I am not supposed to be a Christian.
By loving me, God is acting in defiance of Christian doctrine.
Being gay, excludes me from the family of God, though any family that excludes and banishes its children us unworthy of the word.
I am routinely questioned about my faith from those who call themselves Christian and those who damn me for calling myself one.
“You can’t be Christian, you’re gay!” “Why would you call yourself a Christian, you’re gay.” These questions asked as if something as deep as my faith could be easily taken off or turned down.
Gay people and disabled people, both, have legitimate concerns with the church, with the history of demonization, with seeing difference as see, and with looking at the world through the eyes of fear. I understand when activists ask how I could believe, how I could associate, how I could be so public about a faith that has done so much damage.
I have been affected by the rejection of other Christians. I have been affected by the words of preachers who would heap down on us death and calamity.
I have been affected by the stubborn idea that disability is sin made flesh. Of course I have.
There are times when my faith is sorely challenged.
There are times when I wish I didn’t believe.
But, then, there’s the fact, that I do.
My faith though is in the person of God, not the creation of humans.
It is my relationship with that singular God and not the actions of those who claim God, who stake God out as territory, who put words in the mouth of God, that determine what happens in my heart.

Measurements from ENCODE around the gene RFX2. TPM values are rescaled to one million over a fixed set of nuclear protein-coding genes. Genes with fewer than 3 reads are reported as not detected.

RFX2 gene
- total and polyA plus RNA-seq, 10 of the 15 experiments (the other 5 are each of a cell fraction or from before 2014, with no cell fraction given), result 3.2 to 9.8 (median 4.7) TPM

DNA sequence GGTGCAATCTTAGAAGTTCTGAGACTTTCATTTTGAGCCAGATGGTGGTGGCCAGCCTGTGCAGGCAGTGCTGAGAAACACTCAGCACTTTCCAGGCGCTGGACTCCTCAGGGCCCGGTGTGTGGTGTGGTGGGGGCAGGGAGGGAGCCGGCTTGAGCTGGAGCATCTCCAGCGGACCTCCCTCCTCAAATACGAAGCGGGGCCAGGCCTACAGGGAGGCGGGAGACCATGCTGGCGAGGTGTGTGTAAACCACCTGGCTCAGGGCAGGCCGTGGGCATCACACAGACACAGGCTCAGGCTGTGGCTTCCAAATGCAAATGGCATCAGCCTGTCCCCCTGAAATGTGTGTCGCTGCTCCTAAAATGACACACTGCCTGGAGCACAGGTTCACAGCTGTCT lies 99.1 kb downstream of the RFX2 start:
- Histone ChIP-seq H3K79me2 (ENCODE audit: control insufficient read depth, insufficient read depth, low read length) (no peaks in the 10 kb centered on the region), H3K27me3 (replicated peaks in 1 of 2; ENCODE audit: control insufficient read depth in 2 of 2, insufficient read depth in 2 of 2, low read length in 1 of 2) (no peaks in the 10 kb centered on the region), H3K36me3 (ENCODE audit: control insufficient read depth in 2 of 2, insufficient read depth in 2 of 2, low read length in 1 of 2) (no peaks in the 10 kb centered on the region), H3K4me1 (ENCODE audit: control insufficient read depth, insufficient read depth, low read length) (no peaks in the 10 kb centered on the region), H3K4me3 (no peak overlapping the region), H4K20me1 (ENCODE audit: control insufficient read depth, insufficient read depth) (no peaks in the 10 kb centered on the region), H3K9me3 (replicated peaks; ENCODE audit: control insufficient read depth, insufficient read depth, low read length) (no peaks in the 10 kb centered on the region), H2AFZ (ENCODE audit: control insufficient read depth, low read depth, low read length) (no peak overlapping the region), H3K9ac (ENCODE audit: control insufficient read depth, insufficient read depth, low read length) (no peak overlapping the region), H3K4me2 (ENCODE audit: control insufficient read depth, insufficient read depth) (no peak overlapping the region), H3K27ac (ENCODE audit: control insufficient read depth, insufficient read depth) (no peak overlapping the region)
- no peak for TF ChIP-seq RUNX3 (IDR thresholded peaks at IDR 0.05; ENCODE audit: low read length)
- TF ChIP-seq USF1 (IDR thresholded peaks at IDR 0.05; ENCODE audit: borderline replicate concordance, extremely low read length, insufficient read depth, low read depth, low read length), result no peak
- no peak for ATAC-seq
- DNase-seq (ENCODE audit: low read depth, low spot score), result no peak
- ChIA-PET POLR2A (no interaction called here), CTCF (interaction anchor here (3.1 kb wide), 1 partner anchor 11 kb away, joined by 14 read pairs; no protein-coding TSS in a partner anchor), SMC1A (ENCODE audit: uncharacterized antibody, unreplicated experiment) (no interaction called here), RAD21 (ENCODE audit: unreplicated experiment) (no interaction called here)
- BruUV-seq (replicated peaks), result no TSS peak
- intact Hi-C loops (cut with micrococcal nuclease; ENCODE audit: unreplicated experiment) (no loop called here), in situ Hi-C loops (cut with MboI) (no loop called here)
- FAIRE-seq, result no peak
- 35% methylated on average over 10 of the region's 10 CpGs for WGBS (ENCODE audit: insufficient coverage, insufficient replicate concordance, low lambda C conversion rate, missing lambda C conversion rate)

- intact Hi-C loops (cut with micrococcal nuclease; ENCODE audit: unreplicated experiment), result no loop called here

It is at Easter that I most powerfully reconnect with how I understand who God is, what the miracle, through Jesus was, and why I wish to renew afresh my commitment to what I believe. For me, the gore of Good Friday, is not where the power of the story lie. Right now, all over the world, bodies are being broken, lives are being taken, people are being dehumanized.
LGBT people are being thrown from rooftops, gathered up and tortured in concentration camps, slandered and scapegoated in churches across the world. And still, we love.
Disabled people are locked away in institutions, are murdered to the applause of the media, are centred out as being in need of prayer and healing.
It is clear that there is a stairway to heaven and that there is no ramp at the back door. And still, we live.
The list is endless.
Religion and difference.
Religion and gender.
Religion and race.
Religion and hate.
And still, we rise.
That’s the story of Easter isn’t it.
That in a world where crucifixion is possible, where the crowd will cheer pain, where the good-hearted stay silent in the face of the persecution of others, Jesus rose.
Why would he want to?
Why would he still see worth in humanity?
Those are the questions I still can’t answer. But in the act of defiantly loving, I am captured, I am moved and with which I wish to identify.
I will go to church.
But I don’t go to meet God.
Because we’ve already met.
I go to defiantly claim what’s mine, and continue the radical act of believing that, no matter what anyone says, I am a member of this family.